As is the case with anyone struggling with depression, the dilemma is to accept that one needs help.  Ashley shared about the challenge of making an appointment with a psychiatrist, a difficult act that her husband finally did for her.  She then addressed personal thoughts about Tom Johnston.

“I did not know him when he worked here in Jacksonville, but this story really hit home for me. It’s time to get real about depression and mental illness. It’s okay to talk about it, and please people, get help if you need it. Reach out to those in your life who matter. Don’t wait as long as I did to try to get better. Rest in peace, Tom.”

I have communicated with Ashley via e-mail since her Facebook post went viral via TVSpy.  As I told her, she will never know whether one or 100 people are compelled to seek help because they have seen her daily on WJXT and recognize that she is not just a TV figure, but a real human who has real problems just as the rest of us do.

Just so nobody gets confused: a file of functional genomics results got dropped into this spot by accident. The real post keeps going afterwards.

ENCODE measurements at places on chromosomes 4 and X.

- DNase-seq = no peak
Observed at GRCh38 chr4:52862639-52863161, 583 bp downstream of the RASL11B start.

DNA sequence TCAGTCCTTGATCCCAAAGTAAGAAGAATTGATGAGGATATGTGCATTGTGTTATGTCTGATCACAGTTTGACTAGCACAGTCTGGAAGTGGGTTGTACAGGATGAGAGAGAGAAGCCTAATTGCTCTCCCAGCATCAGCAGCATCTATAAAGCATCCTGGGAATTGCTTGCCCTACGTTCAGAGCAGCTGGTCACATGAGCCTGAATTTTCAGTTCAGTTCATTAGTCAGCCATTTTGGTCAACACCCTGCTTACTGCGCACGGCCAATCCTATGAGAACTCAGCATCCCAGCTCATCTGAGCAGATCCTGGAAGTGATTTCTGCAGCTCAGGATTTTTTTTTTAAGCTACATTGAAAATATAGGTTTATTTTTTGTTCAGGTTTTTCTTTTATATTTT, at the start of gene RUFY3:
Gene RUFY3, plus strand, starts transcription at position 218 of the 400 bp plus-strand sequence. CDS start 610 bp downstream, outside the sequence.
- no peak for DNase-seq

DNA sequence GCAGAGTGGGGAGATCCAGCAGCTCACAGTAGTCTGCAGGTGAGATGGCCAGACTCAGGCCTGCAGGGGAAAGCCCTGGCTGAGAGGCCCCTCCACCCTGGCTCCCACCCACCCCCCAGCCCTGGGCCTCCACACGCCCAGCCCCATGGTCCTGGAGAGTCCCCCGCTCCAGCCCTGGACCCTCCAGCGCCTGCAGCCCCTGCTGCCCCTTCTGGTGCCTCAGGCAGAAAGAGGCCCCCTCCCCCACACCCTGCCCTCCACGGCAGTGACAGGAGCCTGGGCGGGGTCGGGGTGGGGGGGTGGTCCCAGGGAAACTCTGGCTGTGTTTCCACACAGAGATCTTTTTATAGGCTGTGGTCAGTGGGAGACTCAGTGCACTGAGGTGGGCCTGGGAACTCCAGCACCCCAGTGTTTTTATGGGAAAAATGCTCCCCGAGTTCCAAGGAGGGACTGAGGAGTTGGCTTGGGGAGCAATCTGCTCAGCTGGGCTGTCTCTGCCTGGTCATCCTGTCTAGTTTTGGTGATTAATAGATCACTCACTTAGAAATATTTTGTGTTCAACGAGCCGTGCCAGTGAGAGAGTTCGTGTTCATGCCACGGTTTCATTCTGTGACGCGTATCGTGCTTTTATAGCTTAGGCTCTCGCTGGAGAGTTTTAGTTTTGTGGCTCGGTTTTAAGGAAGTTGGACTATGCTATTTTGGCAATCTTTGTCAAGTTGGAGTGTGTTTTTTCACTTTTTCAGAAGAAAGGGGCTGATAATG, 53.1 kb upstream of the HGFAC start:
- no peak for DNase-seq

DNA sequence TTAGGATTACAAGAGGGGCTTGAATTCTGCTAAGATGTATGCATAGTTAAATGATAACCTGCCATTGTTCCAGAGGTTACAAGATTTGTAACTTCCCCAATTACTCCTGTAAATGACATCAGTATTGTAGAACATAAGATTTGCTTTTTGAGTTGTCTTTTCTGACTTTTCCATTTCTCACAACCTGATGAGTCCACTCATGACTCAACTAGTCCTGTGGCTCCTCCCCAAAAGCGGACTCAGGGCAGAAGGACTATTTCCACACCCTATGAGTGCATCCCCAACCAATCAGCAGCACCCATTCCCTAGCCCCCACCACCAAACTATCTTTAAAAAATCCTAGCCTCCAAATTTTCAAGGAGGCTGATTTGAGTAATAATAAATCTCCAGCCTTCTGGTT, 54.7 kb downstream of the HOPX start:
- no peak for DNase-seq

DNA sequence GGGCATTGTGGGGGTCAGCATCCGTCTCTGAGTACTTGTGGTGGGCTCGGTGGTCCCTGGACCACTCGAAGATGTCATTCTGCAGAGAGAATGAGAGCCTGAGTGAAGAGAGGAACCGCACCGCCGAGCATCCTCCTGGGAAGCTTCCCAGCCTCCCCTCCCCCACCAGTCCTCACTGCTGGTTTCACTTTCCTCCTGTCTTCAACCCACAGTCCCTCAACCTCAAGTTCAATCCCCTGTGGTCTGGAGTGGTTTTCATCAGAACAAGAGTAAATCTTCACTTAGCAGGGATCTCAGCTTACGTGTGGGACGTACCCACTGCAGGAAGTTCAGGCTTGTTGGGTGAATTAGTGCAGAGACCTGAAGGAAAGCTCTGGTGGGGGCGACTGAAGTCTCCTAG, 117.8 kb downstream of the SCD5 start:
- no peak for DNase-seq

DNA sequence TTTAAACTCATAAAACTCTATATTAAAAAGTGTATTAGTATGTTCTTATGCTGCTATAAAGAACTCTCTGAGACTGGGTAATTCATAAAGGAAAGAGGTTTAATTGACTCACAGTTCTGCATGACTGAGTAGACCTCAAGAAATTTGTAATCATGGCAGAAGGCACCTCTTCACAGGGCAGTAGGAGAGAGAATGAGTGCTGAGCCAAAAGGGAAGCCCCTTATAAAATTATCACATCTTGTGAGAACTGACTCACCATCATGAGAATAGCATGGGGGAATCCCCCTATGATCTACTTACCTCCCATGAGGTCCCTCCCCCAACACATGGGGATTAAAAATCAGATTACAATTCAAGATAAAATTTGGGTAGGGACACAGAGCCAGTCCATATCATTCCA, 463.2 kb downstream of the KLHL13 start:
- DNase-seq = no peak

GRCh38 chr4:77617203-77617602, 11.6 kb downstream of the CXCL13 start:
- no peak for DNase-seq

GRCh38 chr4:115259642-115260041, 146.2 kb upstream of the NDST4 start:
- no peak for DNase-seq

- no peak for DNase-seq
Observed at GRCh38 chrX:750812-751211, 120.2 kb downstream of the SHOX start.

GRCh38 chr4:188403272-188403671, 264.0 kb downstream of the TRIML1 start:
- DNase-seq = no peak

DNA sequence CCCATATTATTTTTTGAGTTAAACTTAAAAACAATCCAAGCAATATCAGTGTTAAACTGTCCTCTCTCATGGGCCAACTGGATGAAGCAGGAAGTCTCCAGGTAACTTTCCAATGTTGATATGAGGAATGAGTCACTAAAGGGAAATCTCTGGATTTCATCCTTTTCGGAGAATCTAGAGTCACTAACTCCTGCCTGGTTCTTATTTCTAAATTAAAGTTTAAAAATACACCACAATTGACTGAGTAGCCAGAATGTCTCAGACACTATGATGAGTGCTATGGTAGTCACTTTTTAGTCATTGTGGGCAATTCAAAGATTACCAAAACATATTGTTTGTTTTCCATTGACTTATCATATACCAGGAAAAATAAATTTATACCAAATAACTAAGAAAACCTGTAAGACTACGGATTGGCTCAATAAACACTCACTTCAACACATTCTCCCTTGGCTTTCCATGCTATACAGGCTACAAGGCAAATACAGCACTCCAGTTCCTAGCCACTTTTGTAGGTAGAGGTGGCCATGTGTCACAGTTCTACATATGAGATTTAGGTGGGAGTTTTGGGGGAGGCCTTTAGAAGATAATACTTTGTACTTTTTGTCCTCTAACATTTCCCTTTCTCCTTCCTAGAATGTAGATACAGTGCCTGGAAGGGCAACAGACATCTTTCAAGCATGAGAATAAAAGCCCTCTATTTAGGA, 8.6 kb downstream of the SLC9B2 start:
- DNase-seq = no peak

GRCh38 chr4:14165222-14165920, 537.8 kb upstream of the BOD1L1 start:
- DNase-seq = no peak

In her Facebook post, she details beginning the road back with low-dosage anti-depressants.  That is a common prescription for post-partum depression and for cases of clinical depression.  The key is being patient for the medication to work.  You cannot have the attitude of people who put on 15 pounds during the Thanksgiving and Christmas seasons, hit the gym January 2 and expect those 15 to roll off in three or four days.  Any person experiencing depression may need weeks or even months to become one’s whole self again.

Ashley has taken the two most important steps—-she recognized she needed help and, with the help of her husband, she has sought it.  If she follows through on her treatment program—-and I have no doubt she will, she will get well.